Saturday, 22 May 2010

First parliament, now the Tardis

Never mind the first British-Asian women MPs, tonight on BBC1 I think we've just had the first ever Brit Asian in Doctor Who's tardis!  Or at least the first person in there ever to be called Nasreen Chaudary. Am I right? If yes, you go girl!

In fact, reading elsewhere about this just now, Meera Syal has apparently been desperate to appear on the show for some time. I'm not surprised. She and I are about the same age and so, growing up, the programme must have the same iconic status for her as for me. (Though I must say, I've tried but I'd still prefer David Tennant...sigh...him and Meera would have been magic.)

Doctor Who continues on Saturdays at 6.15pm on BBC One.

Brockley MAX Arts Festival

This looks set to be a fantastic event in our own South-East London....
The 9th Annual Brockley MAX arts festival starts on Friday, May 28th and runs until Saturday, June 5th.

There are various events going on all over Brockley, Ladywell and Crofton Park. Lots of talented performers and artists, many living locally, who will provide people with hours of free entertainment. The Brockley area has a bit of a reputation for attracting bohemain artistic types and the area itself is stepped in history.

You can look at the rich and diverse programme for the festival here.

A highlight for our family (if we will have recovered being away for half-term week, more about that another time...) is this event:
Hacienda on the Hill
Sat, 5 June, 12:00 – Sun, 6 June midnight!
at Hilly Fields, 172 Adelaide Avenue, London SE4 (map)
Ten days of events has its finale as Brockley Max reaches fever pitch on Hilly Fields. Our final Reach Out- Express Your Arts blends together in a truly scintillating, magical, creative atmosphere full of delights. From midday to midnight, Hilly Fields will be alight with the Hacienda groove which will hit the mark no matter who you are. The vibe gets going at midday with Art in The Park, a magical, mystery marquee where whimsical workshops of creations take shape in the imaginations of children 0 - 11years. Workshops include puppetry, storytelling, drumming, creative dance, Bollywood dance, Capoeria, badges from recycled materials, face painting, create your own character and much more. The Hacienda Stage raises the temperature and gets our pulses racing for the Brockley Max finale with dance, theatre and music. Zumba® a spicy, hot, hip swivelling workout where African, Caribbean and Latin dance moves are combined with aerobics/fitness.....
.....All this, plus food, a bar, a craft market and the grand opening of the new playground at 2pm by the Mayor.
You can check out my other local happenings at Eltham/Greenwich Events and Places.

Tuesday, 18 May 2010

The instincts of Eltham's C2s

Must leave the election alone now. Really. Although I probably won't. But for now just to say, it was interesting to see that two recent stories covered on this blog (here and here) were picked up by the Guardian's London blog by Dave Hill. He seemed particularly interested in my post about some dodgy material on the website of David Gold, the recent Tory PPC for Eltham and quotes my (failed) attempts to get a response from Gold.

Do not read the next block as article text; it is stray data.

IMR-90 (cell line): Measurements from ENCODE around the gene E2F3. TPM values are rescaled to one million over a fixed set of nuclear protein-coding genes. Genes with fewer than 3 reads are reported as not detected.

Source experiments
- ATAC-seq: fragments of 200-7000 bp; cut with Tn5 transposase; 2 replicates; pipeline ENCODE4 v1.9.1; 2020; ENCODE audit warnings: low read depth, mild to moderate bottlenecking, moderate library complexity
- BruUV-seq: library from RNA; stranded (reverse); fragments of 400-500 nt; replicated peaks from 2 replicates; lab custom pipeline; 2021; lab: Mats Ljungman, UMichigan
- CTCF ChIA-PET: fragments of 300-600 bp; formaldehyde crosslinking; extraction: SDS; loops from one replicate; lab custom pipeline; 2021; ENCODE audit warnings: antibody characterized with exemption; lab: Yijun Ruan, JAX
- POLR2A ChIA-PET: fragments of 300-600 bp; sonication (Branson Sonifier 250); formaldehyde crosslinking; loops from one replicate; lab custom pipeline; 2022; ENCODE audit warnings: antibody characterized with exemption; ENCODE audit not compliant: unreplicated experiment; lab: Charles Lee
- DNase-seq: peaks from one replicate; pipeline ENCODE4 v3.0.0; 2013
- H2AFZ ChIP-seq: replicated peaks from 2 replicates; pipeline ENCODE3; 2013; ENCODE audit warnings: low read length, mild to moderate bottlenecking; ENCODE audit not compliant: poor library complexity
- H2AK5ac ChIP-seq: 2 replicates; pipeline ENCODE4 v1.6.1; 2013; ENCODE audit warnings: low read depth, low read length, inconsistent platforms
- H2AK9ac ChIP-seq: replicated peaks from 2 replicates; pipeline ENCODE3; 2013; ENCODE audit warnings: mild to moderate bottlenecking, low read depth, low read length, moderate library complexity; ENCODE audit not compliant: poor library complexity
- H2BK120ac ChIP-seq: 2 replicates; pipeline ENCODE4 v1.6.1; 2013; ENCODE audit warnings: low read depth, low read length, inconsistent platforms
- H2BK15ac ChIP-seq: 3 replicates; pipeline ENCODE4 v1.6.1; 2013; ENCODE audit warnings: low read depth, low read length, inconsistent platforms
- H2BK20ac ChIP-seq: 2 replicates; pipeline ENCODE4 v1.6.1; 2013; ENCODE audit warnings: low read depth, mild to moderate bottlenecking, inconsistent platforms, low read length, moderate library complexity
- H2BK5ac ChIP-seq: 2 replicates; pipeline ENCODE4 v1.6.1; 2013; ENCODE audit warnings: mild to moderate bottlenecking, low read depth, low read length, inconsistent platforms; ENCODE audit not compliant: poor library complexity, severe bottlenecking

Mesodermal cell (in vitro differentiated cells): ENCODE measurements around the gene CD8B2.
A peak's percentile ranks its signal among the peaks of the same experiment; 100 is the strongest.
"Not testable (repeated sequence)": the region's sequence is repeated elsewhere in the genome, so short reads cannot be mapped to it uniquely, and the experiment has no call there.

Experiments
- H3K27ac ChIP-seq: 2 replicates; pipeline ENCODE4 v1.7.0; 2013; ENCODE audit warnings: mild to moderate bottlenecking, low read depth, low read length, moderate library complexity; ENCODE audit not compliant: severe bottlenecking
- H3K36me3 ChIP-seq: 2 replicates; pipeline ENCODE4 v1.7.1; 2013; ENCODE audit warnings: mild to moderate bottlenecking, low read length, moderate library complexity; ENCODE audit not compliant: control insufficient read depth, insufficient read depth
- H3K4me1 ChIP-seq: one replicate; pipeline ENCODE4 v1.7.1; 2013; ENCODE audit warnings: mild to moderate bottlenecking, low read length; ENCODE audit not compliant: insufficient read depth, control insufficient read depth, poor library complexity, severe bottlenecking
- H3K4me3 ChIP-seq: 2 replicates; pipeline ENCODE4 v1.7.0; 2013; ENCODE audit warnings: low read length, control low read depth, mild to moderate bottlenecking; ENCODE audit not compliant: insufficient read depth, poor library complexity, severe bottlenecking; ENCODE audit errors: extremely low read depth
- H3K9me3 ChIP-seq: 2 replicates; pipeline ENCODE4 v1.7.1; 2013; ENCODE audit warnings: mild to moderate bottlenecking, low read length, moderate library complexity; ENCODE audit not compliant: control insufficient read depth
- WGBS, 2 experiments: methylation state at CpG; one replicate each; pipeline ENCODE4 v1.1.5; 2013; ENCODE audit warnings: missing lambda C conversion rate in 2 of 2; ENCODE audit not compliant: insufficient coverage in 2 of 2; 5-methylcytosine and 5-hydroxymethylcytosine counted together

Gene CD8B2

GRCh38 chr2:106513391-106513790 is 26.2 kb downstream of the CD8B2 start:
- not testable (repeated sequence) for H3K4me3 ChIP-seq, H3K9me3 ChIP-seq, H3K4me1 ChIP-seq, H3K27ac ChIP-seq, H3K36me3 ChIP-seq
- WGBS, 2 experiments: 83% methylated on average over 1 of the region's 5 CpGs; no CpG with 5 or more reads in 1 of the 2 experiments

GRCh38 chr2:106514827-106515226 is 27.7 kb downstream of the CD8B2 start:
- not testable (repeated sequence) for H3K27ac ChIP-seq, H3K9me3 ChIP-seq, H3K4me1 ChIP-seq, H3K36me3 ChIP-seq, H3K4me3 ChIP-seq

Monday, 17 May 2010

Although we've come to the end of the road (still I can't let go)*

I'm a bit exhausted by the events and emotions of the last couple of weeks. It has been a fascinating (and yes, an ultimately gut-wrenching) time. Lots to say, but little time, so for now:

Last Wednesday was unbelievable - news of the Cabinet posts trickling out through the morning and then the surreal 'Dave and Nick' show. Are Cameron and Clegg great pragmatists who will sacrifice party lines for the country, or will they do anything to cling on to power, going completely against the vitriol they were spouting about each other only a few days ago?

Then last Thursday morning the LibDem Voice blog orginator Rob Fenwick, resigned his leadership of the Lib Dem party, worth quoting at length:
"Two privately educated white male millionaires stepped through the door of Downing Street this morning to usher in an era of new politics – if that’s new politics, I preferred the old style. There will be many who say that policies are all that are relevant, and not the privileged life of the leaders outside of politics. I strongly believe there are millions in this country who don’t accept that, and who are more alienated from their political masters today than they were a week ago.
I don’t accept that the Conservative party has changed – when Margaret Thatcher lead this country the Conservatives were  guided by a  political philosophy which revered markets, was ideologically committed to cutting state support for the vulnerable, and who passed many of our public services in to the hands of multinational corporate interests. When I look at the Conservative benches I see many of the triumphant faces from that era still resting on green leather."
Since that time we've had all sorts of analysis, including:
  -- just how are the mechanics of a coaltion going to work?
  -- is the Cabinet too 'Male, pale and stale'? Only 4 women out of 23, forgodsakes!
  -- How on earth can Theresa May be Equalities minister with that record? A petition has already been started to have her removed in that role
  -- just how many Lib Dems are actually defecting to Labour in disgust?
  -- Fixed term parliaments and the 55% rule - stability or 'stitch-up?
  -- has Nick Clegg got a real job or has Cameron just fobbed him off with an office with a telephone line that's not plumbed into anything? (thank you BBC R4)

However, despite the first three days of frenzy, I sense a calming down. People are seeming to mind less, I think. Perhaps the fever-pitch can't be maintained and people need to get on with life for a bit. Also, now that we've had some policy diktats from the coalition, certainly the public sector is trying to get its head around what those policies will mean. Now that £6billion worth of cuts are needed, each university is busy doing the maths. More on that another time.